Finally, the Kings were charged with bribing physicians to perform urine drug-screening tests at the point of care on workers' compensation patients, sometimes using onsite technicians provided by a King-owned lab company. King Medical Management would bill insurers for these tests. For their kickback, physicians would receive a percentage of the profits or a flat rate, such as $100 per test. Regardless of the point-of-care test results, or medical necessity, the samples were referred to another lab for additional testing. The Kings paid this lab $60 per test but billed insurers as much as $700, according to prosecutors.

"King Pushes the Limit"

The website for Monarch Medical Group shows up as "no longer available" when one types in its URL into a web browser, but earlier versions are stored in the Wayback Machine of Internet Archives, shedding light on the company at the heart of the criminal case.

On a 2015 version of its website, Monarch described itself as "a leader in the ancillary business," focusing on orthopedic, pain management, and neurology practices that treat workers' compensation patients and those in preferred provider organization health plans. In addition to transdermal creams, medication dispensing, and urine tests, the company offered to perform billing and collection for client practices, as well as buy their accounts receivable in a transaction known as factoring.

A bio on company founder and CEO Christopher King stated that he had founded nine companies in industries ranging from healthcare to entertainment since 1999. "King pushes the limits of what is possible in business."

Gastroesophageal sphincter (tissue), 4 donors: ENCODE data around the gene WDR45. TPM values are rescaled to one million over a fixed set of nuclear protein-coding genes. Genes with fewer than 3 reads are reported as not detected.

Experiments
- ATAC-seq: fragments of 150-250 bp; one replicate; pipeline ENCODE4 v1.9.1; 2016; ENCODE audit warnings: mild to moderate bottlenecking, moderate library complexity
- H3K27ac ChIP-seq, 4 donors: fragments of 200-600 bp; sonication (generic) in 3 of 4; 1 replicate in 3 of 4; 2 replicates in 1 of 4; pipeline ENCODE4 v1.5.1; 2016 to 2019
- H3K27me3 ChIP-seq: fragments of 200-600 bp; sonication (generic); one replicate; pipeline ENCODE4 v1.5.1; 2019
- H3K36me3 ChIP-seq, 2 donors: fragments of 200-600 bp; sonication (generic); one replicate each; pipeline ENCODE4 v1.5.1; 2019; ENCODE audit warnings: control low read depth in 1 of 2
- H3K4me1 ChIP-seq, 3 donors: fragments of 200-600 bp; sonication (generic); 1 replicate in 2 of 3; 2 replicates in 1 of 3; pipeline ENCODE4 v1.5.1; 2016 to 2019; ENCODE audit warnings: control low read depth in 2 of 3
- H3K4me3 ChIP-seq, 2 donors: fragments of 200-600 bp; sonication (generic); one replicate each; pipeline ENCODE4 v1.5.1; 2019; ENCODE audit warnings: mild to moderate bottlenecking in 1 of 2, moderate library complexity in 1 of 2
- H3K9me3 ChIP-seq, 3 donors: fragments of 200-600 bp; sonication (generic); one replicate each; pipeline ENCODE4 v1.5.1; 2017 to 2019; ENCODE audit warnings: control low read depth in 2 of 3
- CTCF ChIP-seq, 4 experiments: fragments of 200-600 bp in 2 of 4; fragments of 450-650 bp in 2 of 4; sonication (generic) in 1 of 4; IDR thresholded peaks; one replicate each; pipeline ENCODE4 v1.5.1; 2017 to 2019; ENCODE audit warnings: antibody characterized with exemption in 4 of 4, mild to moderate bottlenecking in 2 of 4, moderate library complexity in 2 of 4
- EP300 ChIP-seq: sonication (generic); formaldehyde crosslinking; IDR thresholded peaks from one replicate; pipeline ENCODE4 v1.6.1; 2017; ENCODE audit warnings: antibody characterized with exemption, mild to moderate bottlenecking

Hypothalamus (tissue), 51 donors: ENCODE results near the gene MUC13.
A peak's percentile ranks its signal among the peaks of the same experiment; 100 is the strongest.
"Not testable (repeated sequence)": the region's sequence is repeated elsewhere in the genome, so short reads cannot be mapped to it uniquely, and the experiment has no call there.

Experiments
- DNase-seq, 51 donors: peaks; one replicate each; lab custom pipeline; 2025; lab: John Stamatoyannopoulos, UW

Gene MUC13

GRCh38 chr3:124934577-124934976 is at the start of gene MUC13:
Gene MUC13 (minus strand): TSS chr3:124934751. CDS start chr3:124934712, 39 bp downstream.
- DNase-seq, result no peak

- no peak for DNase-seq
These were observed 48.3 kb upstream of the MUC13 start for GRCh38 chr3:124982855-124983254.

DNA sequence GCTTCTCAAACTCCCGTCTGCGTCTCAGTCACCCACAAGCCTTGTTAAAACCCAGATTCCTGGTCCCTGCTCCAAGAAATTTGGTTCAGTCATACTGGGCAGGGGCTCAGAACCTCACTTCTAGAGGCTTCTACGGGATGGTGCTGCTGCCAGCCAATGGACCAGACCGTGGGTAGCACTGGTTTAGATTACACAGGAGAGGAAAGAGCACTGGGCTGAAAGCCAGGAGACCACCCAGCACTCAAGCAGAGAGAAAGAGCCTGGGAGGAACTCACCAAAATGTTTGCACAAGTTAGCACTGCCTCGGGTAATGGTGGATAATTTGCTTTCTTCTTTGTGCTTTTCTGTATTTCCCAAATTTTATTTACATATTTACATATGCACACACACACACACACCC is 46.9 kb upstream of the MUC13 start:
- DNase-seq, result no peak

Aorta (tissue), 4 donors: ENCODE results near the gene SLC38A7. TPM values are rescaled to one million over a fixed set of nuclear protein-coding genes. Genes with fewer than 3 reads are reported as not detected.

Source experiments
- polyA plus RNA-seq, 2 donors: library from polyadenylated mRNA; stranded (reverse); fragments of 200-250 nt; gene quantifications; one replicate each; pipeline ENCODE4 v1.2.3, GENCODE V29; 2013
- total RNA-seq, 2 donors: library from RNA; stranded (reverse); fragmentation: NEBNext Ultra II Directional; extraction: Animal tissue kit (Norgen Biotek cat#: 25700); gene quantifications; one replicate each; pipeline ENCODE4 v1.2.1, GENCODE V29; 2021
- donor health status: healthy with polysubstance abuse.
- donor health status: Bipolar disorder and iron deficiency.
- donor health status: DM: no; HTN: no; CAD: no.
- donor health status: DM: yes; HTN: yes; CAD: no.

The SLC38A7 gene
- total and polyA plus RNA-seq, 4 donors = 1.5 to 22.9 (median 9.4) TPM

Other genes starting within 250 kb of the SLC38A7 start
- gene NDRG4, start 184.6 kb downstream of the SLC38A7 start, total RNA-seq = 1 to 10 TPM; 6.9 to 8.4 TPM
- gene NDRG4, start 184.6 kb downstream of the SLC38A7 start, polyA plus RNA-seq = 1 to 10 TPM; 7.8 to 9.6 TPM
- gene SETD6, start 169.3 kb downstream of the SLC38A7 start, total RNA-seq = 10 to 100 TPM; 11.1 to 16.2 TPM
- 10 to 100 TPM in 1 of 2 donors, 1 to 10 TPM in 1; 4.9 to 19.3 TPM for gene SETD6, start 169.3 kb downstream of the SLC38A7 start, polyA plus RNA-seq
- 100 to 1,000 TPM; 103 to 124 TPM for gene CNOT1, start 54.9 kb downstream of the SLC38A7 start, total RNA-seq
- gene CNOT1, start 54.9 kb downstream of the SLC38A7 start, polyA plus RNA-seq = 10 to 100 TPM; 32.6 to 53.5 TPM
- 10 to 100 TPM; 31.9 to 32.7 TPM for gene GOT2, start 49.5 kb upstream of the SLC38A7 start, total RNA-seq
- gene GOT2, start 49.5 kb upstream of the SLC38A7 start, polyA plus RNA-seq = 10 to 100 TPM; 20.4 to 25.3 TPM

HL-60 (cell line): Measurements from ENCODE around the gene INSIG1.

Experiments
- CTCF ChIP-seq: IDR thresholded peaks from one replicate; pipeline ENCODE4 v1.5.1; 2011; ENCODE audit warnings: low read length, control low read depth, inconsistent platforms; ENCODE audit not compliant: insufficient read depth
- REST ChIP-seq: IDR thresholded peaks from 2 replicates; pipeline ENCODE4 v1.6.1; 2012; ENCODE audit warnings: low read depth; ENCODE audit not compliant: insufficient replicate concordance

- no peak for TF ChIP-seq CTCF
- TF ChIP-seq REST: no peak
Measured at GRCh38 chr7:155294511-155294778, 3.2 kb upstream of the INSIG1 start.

Monarch was operating in 15 states, with plans to expand into more, according to the website. One press release described the company as a "practice management giant."

A 2014 article in Forbes on Christopher King described how he made his first million in real estate, lost it all in the 2008 economic crash, and roared back into millionaire-dom with ventures such as Monarch and a partnership in fine wines. "Rolls Royce and Aston Martin vehicles fill his garage," the article said.

And now, criminal charges all around. At a news conference last week, Orange County (California) District Attorney Tony Rackauckas said that if they were found guilty, the 21 physicians and the physician assistant accused of participating in the fraud scheme could receive prison sentences of up to 25 years. The two pharmacists could face 28-year terms.

Tanya King could be sentenced to as many as 117 years in prison if convicted. She was the one who recruited physicians into the scheme and offered them financial incentives to perform the various ancillary services, according to prosecutors. She is charged with the most criminal counts of any defendant — 111, including 91 counts of insurance fraud. In contrast, her husband, Christopher King, is charged with one count of insurance fraud  and one count of conspiracy to commit medical insurance fraud.

Amanda Touchton, the attorney for Christopher King, declined to be interviewed. Richard Moss, the attorney for Tanya King, told Medscape Medical News that "we're anticipating fighting this and in the end, we're confident she will be exonerated." Moss noted that he has yet to see any documentary evidence from the prosecutors that supports the allegations made against his client.

Remarking on how Tanya King has been charged with far more crimes than her husband, Moss suggested the opposite was true. "I think she's the lightweight in the case," said Moss, "and he's the heavyweight."

Follow Robert Lowes on Twitter @LowesRobert